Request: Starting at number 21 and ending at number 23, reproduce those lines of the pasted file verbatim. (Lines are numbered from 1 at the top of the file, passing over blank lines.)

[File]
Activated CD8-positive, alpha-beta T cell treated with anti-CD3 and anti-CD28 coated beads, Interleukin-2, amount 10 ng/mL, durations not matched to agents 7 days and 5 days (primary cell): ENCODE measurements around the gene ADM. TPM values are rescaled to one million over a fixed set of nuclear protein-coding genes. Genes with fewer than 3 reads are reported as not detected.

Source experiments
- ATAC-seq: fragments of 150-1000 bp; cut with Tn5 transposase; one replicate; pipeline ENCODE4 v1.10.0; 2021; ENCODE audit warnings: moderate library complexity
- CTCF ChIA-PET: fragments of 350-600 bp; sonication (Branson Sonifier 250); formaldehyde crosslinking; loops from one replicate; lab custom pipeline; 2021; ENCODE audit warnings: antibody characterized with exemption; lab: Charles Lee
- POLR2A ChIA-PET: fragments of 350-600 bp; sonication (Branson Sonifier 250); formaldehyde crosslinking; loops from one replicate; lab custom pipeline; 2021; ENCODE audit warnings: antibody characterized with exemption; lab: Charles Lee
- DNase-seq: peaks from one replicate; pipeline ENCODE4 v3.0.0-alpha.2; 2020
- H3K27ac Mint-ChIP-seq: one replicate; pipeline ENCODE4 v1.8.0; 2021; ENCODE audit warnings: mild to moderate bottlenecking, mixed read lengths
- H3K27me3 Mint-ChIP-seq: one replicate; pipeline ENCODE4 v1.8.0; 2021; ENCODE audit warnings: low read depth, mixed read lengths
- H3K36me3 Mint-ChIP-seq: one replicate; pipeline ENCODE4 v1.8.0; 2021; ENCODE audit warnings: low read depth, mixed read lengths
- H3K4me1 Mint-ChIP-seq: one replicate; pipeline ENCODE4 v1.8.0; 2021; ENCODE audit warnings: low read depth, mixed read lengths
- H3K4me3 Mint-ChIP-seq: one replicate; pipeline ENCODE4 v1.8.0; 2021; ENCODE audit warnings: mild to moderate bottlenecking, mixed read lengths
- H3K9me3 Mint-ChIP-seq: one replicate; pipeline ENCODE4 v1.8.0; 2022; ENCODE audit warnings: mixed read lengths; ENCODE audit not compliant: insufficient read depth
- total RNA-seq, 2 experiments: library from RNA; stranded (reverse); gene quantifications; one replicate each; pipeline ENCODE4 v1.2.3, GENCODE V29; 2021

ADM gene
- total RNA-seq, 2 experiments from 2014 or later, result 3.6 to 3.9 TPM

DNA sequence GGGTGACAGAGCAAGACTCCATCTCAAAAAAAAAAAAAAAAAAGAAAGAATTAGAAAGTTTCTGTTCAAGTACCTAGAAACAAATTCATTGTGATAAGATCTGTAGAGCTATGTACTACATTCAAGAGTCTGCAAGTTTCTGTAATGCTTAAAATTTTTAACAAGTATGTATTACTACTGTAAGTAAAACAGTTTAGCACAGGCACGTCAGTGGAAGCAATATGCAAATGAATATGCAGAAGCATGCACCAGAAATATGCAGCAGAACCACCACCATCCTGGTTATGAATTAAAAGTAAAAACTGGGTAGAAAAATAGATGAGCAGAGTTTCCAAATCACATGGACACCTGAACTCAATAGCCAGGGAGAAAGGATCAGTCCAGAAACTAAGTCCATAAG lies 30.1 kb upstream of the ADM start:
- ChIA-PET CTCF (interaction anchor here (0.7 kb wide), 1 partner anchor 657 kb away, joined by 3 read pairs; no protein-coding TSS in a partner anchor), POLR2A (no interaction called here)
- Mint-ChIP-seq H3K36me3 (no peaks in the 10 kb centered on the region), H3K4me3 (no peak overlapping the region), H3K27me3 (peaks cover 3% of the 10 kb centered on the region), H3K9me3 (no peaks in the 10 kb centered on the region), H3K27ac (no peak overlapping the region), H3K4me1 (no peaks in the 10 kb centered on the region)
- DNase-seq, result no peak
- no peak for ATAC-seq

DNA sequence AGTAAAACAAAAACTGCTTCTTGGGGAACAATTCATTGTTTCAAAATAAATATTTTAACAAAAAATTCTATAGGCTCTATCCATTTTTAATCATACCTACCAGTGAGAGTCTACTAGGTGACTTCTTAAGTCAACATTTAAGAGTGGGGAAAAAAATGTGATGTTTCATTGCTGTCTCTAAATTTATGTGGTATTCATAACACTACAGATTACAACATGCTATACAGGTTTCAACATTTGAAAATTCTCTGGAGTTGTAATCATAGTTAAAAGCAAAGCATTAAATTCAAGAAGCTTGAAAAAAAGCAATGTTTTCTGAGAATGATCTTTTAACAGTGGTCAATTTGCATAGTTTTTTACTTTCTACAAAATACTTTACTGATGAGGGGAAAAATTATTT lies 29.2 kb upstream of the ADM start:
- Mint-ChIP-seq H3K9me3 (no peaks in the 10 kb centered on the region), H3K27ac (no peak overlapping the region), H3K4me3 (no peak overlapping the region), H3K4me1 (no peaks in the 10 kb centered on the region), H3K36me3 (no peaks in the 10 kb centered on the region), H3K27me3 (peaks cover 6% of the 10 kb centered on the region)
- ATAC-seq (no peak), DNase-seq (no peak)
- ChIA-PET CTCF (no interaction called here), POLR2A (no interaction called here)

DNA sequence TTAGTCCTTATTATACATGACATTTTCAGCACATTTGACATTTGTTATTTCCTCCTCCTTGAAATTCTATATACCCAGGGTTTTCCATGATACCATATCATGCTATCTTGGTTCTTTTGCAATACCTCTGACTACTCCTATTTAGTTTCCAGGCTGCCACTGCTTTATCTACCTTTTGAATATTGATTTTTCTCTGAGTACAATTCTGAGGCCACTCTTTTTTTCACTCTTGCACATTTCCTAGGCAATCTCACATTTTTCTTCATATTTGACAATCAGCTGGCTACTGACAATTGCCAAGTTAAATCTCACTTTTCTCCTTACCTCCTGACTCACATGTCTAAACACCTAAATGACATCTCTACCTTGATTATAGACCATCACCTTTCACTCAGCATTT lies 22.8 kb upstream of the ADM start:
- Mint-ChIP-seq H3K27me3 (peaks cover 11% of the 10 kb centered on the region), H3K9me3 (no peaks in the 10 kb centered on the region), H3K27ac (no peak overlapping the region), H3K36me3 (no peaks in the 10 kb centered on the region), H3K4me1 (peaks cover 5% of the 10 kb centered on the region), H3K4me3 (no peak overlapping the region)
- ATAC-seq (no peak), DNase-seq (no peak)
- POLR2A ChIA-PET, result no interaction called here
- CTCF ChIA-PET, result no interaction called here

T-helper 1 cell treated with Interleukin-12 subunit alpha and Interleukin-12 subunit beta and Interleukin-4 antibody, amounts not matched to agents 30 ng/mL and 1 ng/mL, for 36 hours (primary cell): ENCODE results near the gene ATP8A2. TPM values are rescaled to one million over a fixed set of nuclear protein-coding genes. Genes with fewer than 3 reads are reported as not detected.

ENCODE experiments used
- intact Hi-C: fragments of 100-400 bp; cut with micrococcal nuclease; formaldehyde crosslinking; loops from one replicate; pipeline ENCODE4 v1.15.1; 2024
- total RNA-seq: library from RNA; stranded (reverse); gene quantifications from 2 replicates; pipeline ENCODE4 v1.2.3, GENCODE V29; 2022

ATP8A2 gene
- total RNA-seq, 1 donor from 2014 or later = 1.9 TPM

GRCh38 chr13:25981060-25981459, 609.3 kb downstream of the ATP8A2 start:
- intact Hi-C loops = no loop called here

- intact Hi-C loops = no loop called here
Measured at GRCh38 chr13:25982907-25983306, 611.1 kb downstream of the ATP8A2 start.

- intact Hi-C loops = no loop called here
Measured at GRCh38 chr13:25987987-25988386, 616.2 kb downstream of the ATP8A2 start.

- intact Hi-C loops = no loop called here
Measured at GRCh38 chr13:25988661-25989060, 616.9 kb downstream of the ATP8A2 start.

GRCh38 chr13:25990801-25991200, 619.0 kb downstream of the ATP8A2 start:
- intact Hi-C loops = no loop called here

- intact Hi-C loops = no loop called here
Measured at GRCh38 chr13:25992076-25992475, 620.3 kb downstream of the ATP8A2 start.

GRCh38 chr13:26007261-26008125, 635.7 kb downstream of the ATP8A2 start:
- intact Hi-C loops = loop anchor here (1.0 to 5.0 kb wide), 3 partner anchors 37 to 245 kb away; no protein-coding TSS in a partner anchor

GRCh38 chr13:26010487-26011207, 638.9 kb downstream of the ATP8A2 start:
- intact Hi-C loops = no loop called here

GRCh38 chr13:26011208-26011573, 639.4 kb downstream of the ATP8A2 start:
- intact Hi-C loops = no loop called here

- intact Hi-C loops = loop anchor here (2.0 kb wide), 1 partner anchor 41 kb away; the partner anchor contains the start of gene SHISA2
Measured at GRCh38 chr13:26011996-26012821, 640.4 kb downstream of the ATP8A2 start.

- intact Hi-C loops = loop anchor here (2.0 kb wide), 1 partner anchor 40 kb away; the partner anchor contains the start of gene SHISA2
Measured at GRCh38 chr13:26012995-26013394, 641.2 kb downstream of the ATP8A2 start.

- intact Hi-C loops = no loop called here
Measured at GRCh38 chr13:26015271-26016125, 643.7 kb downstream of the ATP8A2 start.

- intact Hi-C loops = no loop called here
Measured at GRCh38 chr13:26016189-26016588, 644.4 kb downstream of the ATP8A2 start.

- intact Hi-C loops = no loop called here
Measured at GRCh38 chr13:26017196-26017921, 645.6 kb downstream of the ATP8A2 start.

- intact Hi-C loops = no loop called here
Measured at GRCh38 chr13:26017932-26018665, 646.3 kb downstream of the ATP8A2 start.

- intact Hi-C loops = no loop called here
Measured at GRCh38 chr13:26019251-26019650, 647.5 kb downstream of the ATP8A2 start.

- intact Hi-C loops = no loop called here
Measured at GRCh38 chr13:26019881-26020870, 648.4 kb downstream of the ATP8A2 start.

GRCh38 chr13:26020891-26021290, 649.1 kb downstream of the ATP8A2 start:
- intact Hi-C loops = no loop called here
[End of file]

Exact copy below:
DNA sequence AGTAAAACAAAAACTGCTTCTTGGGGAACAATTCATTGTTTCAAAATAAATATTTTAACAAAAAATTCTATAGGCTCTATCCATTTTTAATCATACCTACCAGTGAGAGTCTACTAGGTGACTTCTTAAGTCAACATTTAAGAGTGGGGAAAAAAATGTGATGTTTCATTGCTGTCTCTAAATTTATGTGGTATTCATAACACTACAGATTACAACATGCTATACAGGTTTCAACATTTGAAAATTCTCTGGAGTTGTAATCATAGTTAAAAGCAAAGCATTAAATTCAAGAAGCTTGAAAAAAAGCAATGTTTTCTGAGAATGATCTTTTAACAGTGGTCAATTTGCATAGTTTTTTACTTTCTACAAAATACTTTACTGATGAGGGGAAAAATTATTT lies 29.2 kb upstream of the ADM start:
- Mint-ChIP-seq H3K9me3 (no peaks in the 10 kb centered on the region), H3K27ac (no peak overlapping the region), H3K4me3 (no peak overlapping the region), H3K4me1 (no peaks in the 10 kb centered on the region), H3K36me3 (no peaks in the 10 kb centered on the region), H3K27me3 (peaks cover 6% of the 10 kb centered on the region)
- ATAC-seq (no peak), DNase-seq (no peak)